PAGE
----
Point being, you get what you pay for.

    Good luck,

    Sandi
     
  11. Paul Wheaton

    Paul Wheaton Well-Known Member

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    Well, the book on it is HUGE!

    Permaculture is beyond organic. It's a long term view of how to get your land to naturally build soil. Lots and lots of trees. Lots of diversity. Swales and terraces. Lots of ponds.

    Lots of demo farms where a patch of desert was changed into a lush farm.

    There are a few web sites that touch on permaculture, but the real meat is in the books.
     
  12. Paul Wheaton

    Paul Wheaton Well-Known Member

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    I'll look into the local university about intern-ish stuff. But I think it is best for me to not get my hopes up. This is too early in the game to be thinking I have much to teach. And a lot of the stuff that needs to get done is not exactly science.

    I like the idea of having a few days work and then coming up with a few days more for the kids that do a really good job.
     
  13. Stand_Watie

    Stand_Watie Well-Known Member

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    My neighbor (good sized dairy outfit) has a full time hand who regularly returns to his family in Mexico (or maybe central america). He explained to me a couple years back (one white guy to another) "You can't find any white people that know the business and want to work anymore"...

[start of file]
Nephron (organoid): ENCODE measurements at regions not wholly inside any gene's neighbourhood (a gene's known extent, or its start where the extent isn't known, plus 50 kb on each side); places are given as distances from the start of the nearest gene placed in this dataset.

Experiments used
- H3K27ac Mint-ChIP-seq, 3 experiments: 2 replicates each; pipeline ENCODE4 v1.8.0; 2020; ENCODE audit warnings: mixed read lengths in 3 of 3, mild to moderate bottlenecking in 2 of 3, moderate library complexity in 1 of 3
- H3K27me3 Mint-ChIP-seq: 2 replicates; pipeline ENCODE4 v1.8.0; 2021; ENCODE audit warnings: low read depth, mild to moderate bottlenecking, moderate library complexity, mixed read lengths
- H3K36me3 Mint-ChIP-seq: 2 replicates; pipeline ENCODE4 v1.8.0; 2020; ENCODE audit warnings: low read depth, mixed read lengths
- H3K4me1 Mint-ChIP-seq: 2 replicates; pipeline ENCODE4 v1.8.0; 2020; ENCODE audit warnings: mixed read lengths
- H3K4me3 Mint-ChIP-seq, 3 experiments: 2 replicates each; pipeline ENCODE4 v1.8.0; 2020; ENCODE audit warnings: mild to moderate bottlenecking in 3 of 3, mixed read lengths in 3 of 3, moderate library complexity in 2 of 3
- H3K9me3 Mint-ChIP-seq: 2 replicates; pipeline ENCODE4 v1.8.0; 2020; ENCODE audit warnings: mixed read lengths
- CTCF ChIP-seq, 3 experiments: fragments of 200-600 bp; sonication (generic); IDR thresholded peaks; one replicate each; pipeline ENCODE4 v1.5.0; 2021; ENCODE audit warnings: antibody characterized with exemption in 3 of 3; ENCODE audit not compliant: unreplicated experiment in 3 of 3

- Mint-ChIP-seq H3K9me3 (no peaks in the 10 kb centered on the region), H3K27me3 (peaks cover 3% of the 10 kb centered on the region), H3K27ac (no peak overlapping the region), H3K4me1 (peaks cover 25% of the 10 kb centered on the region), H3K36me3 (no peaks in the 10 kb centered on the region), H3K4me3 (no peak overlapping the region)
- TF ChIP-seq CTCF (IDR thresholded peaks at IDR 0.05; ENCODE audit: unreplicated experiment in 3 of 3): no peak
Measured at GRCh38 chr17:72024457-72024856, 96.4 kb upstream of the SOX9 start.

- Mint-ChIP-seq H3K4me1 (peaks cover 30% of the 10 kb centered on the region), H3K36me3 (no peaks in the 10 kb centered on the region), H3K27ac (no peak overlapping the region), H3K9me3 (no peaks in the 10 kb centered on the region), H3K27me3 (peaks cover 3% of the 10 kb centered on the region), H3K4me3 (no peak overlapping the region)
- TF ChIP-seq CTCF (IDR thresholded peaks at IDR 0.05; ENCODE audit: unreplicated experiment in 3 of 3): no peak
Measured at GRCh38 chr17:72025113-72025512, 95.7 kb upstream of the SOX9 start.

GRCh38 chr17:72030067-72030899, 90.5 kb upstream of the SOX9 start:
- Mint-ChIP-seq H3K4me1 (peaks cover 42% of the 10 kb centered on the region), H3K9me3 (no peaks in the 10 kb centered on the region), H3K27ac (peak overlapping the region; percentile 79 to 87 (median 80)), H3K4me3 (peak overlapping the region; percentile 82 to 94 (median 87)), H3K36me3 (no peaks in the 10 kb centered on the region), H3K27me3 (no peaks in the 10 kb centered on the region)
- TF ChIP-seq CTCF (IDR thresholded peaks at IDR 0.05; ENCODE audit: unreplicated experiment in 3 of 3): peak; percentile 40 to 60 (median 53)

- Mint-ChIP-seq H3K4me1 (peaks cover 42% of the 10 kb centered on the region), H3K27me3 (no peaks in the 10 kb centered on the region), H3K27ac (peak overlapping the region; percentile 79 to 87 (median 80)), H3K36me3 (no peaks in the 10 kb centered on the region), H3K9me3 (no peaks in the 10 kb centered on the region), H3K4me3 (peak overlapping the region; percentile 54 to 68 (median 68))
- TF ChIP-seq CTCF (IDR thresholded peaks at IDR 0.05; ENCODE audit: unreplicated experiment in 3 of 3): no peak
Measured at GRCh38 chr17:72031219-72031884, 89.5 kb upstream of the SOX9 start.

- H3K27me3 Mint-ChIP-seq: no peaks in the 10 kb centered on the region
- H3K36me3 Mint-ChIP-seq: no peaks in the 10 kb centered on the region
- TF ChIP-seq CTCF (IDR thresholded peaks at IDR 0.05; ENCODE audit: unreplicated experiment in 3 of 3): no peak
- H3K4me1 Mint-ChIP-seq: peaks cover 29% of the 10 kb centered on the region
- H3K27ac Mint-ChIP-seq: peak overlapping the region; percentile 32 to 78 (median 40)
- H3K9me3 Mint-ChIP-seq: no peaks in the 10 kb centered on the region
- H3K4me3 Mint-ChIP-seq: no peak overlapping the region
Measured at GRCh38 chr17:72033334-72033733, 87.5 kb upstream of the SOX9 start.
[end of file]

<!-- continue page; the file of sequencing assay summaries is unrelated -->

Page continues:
I'm sure he was exaggerating, but it might be an option. Just be sure your employees are all legal and you're not exploiting them.

    1 Timothy 5;18

    "For the scripture saith, thou shalt not muzzle the ox that treadeth out the corn. And, The labourer is worthy of his reward"
     
  14. pcdreams

    pcdreams Well-Known Member

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    to bad you're so far away. I'm trying to find something like this to get experience. Hell If I had the time I'd even do it for free (on a trial basis of course).
     
  15. Nette

    Nette Well-Known Member Supporter

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    Stand_Watie is right on target. The Mexican guys that have helped on our dairy and tobacco farm have been the most honest, hard-working, dependable, nice people we've ever seen. We don't ask them to do anything we haven't done ourselves. They are the best co-workers we've ever had.